While it is difficult to change something that people have been used to for centuries, with firm resolve, robust planning and implementation by government and corporate leaders, it is possible. The first step, indeed, has been taken by SEBI. Now we must capitalise on it and build momentum to ensure that one women director’s voice is joined by many on every company’s board-large or small, public or private, listed or unlisted. Meaningful and systemic change can only happen when there is a critical mass of women at the very top driving changes. The road from the entry level to the C-suite needs major re-structuring to ensure a smooth ride for every woman, so that she may reach her chosen destination. The glass ceilings need to be shattered!
In today’s competitive business environment that is wrought with the challenges of globalisation, disruptive technologies, and pandemics, the ability to adapt to change and to thrive is becoming increasingly important. In the manufacturing sector, the transformation has been ubiquitous- from pen and paper design to computer-aided design, from routine manual operations to automated operations, and from traditional marketing to digital marketing. Change is happening, and it is happening rapidly- whether it be in manufacturing or management. Companies can no longer afford to turn a blind eye to change, diversity, inclusion, and equality. For their own good, they must adapt to change, and do it quickly. There is no valid reason why women should not have equal opportunity and representation at all levels of the organization. The composition of company boards should reflect the composition of the Indian population-50 percent women and 50 percent men.
Male-female balance on company boards should not be for the sake of balance but for what balance can accomplish. Numerous studies have shown that women bring unique skills to the table. A study by global consulting firm Hay Group found that women outperform men in 11 of 12 key emotional intelligence competencies such as collaboration, communication, ability to network, critical thinking, and professionalism, all of which overlap with essential leadership skills. McKinsey & Company’s 2019 Women in the Workplace Study found that women influence and control nearly 75 percent of household spending, particularly grocery and retail. Companies should take note of this important statistic, and ensure that this critical customer base is driving decisions from the board level through all levels of the product development chain. The Godrej Group has made significant headway in this aspect. From a bottom-line perspective, having women on board brings enormous value to an enterprise.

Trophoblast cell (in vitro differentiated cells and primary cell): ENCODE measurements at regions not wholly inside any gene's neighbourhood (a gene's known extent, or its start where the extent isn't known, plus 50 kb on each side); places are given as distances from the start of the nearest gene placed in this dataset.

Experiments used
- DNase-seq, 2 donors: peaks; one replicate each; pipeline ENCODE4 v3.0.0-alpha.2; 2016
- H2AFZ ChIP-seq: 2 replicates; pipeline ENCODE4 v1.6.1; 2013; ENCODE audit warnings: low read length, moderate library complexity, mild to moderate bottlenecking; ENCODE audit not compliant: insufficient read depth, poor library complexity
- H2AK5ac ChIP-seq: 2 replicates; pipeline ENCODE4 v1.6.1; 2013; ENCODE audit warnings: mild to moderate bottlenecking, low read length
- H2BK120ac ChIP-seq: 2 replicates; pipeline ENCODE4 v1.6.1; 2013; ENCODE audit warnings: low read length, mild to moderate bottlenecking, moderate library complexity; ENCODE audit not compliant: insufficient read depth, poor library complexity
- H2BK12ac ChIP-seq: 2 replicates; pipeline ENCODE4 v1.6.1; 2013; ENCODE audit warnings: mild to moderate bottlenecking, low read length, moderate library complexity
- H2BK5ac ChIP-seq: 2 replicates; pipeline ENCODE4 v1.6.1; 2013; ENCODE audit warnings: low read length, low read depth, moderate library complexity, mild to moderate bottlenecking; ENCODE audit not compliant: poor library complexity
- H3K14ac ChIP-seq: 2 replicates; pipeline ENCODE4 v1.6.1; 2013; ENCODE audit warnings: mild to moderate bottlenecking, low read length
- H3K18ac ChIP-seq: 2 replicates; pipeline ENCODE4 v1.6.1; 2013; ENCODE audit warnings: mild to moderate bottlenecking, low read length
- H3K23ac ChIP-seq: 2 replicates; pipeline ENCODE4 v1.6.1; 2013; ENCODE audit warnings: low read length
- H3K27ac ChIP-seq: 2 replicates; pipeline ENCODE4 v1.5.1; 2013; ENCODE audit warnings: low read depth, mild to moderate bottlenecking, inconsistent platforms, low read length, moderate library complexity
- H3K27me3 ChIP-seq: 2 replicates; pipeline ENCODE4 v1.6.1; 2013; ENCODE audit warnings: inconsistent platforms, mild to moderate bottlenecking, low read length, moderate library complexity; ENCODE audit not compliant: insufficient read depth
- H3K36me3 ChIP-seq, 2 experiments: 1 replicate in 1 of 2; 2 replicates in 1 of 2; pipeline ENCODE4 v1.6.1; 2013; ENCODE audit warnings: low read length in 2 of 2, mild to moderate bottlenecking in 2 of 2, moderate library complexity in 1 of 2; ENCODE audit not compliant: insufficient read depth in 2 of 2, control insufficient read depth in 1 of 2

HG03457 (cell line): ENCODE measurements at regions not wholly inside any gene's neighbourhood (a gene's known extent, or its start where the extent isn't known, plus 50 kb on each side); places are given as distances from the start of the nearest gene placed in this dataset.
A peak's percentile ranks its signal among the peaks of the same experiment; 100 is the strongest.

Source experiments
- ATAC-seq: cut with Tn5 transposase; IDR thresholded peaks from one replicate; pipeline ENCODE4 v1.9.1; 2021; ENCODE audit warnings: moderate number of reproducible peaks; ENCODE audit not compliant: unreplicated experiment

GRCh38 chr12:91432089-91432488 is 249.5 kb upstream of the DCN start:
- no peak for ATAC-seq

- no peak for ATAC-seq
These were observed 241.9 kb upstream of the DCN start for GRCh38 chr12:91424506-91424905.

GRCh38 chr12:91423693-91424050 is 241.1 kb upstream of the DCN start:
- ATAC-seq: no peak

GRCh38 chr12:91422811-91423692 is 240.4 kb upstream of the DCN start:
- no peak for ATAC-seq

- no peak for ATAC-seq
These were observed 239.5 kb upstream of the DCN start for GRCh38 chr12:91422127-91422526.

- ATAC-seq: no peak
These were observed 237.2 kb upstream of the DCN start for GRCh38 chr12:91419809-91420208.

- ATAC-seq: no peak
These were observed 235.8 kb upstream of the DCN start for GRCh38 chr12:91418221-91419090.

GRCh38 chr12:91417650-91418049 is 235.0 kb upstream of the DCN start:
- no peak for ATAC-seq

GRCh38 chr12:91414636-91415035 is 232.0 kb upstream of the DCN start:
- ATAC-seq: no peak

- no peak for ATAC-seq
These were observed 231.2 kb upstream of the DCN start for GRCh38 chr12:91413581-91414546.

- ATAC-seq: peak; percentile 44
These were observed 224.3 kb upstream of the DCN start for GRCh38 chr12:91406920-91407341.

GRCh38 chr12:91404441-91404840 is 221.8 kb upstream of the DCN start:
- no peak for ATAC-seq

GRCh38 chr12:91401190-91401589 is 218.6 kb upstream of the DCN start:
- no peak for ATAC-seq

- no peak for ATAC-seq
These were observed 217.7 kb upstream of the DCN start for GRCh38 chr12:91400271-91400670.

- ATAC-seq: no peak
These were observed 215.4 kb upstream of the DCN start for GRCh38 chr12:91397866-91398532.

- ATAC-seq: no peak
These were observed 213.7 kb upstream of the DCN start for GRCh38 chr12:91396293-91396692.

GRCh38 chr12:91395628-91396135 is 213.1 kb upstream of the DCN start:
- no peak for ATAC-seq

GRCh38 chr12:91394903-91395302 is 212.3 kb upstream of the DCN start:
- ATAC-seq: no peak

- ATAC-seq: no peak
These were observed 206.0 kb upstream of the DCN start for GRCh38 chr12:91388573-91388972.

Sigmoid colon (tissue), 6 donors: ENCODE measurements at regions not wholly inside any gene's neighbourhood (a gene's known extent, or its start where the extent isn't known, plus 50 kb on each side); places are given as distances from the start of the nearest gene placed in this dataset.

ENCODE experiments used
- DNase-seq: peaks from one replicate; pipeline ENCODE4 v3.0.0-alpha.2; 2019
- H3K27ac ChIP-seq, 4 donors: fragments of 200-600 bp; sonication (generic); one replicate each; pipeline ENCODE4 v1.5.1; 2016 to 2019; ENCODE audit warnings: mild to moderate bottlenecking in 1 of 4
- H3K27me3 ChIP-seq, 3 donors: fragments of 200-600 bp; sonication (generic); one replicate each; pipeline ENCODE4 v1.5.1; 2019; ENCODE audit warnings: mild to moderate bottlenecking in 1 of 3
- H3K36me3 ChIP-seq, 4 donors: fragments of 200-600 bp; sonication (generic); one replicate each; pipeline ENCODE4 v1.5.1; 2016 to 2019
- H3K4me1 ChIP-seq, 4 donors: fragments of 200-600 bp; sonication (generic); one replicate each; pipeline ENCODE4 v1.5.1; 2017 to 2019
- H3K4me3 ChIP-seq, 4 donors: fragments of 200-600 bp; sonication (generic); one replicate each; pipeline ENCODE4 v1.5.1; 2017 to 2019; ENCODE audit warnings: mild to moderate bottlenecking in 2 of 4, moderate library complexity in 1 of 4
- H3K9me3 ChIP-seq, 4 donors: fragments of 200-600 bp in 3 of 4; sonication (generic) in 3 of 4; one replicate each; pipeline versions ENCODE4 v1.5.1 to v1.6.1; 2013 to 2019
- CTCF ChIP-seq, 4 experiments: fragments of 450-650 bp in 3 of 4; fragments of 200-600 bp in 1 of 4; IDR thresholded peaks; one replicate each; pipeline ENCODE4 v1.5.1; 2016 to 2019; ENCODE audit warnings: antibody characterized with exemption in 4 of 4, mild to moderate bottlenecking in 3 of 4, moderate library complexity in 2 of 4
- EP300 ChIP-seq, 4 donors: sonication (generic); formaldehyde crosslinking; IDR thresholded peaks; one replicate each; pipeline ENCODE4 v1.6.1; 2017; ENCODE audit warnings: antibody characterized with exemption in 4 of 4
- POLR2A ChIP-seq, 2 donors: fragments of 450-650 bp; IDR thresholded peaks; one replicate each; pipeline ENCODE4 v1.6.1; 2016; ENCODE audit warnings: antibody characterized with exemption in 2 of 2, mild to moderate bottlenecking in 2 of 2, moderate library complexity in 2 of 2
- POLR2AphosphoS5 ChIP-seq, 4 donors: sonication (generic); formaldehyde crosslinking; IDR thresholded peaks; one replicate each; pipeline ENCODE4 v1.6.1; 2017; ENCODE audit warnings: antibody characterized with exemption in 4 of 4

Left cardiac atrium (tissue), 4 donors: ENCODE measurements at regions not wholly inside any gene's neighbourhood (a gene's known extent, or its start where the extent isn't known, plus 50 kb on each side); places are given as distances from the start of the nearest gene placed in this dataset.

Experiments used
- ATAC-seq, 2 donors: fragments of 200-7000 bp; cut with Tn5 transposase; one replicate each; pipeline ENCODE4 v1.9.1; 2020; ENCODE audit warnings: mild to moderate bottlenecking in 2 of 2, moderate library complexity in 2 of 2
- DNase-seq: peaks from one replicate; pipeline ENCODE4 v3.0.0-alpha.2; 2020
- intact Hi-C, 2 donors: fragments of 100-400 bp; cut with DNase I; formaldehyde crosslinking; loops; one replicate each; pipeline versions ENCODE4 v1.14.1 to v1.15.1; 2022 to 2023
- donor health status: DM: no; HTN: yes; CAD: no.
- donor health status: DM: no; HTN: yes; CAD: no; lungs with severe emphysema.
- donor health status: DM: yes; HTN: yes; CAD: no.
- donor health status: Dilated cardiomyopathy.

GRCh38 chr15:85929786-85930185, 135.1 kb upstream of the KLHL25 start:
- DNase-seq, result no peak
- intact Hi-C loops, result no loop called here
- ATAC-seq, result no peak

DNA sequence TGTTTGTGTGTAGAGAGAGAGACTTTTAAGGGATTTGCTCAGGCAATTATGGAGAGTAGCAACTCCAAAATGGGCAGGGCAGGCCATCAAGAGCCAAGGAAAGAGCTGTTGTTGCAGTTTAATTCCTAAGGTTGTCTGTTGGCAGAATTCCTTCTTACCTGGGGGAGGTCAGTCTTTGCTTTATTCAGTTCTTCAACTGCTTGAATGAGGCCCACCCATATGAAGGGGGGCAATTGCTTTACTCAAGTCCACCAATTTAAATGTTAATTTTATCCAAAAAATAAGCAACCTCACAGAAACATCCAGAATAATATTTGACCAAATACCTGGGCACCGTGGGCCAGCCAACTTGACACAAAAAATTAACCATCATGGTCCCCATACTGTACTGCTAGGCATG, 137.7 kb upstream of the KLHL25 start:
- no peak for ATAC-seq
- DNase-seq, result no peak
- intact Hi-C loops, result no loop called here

While the benefits of having women on boards are crystal clear, there is much action and momentum needed to achieve this in our prevalent corporate structures. We need to harness the voices of more than half a billion women, lobby for gender balance on corporate boards, and persuade our lawmakers to empower gender-balanced taskforces with a clear vision and mission, to drive these changes. India has the opportunity to be a leader among the developing nations and showcase what gender parity can do.
Author Valli Arunachalam is Karta – MVM HUF